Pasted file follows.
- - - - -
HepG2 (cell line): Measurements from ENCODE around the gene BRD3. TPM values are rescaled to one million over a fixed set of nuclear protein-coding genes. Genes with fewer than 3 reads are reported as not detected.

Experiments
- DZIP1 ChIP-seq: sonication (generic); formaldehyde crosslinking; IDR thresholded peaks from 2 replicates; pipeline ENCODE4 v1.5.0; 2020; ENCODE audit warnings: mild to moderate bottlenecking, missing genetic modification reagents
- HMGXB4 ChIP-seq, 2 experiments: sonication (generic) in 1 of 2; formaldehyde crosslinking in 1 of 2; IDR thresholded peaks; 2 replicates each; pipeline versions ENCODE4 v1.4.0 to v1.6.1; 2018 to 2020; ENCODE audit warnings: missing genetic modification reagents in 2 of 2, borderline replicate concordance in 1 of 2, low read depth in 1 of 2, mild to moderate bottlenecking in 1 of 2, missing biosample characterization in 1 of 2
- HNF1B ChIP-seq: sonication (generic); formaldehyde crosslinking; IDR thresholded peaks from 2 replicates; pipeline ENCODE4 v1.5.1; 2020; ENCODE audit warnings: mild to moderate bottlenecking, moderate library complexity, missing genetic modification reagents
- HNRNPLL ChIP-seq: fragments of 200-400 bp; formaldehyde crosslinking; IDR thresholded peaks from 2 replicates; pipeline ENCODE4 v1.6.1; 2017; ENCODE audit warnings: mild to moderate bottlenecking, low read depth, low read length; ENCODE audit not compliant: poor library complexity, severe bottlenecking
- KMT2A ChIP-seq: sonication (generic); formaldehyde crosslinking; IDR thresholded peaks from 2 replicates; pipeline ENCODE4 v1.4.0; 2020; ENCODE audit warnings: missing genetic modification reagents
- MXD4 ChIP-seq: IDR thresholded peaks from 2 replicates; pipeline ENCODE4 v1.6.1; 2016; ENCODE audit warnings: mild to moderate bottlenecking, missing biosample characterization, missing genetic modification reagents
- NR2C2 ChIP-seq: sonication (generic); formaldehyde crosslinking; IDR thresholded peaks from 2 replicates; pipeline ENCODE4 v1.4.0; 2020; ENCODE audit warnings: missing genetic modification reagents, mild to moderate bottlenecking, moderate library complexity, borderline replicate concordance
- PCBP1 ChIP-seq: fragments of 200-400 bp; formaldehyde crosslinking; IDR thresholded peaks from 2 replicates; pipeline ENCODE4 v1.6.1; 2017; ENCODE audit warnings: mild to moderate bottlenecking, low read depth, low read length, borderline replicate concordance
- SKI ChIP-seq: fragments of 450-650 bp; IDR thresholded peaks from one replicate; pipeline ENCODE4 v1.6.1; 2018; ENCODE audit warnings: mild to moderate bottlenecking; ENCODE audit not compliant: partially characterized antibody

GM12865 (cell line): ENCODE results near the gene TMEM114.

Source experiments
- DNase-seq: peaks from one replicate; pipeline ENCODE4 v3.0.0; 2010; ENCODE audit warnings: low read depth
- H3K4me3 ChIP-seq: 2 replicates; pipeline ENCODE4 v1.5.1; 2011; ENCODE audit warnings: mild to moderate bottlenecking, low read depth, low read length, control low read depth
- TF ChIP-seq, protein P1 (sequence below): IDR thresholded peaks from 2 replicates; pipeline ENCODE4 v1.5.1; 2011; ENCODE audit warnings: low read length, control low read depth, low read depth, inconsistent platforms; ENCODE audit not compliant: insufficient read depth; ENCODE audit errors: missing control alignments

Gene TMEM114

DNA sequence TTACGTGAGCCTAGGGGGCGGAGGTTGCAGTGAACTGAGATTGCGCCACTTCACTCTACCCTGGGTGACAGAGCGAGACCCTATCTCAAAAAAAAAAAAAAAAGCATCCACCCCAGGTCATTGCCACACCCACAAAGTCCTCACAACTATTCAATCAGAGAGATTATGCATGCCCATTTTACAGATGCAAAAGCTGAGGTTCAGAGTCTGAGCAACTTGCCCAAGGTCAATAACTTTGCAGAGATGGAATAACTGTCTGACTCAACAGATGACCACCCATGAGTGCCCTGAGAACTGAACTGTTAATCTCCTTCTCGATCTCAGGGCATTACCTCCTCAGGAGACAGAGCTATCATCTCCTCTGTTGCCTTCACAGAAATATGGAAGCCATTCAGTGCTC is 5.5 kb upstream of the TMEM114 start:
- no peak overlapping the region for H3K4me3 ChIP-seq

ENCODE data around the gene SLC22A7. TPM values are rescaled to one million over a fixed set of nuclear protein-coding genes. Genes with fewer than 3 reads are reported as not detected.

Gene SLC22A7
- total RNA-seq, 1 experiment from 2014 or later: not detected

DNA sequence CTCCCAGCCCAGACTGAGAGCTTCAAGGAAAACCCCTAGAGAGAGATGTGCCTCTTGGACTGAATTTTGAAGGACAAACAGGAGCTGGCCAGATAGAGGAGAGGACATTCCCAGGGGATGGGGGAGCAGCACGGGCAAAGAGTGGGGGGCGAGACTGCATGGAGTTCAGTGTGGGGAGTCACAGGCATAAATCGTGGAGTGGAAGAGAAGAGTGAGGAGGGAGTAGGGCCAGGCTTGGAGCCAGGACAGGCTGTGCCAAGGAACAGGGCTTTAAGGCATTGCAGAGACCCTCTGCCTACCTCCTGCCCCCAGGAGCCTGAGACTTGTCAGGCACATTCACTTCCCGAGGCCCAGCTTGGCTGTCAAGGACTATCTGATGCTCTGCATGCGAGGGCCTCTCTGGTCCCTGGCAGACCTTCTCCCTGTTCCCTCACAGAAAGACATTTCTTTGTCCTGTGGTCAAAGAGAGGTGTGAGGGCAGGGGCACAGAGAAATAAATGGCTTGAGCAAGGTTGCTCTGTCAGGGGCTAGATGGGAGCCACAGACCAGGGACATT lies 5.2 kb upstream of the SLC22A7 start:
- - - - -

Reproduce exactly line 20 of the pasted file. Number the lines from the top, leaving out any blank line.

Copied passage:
ENCODE data around the gene SLC22A7. TPM values are rescaled to one million over a fixed set of nuclear protein-coding genes. Genes with fewer than 3 reads are reported as not detected.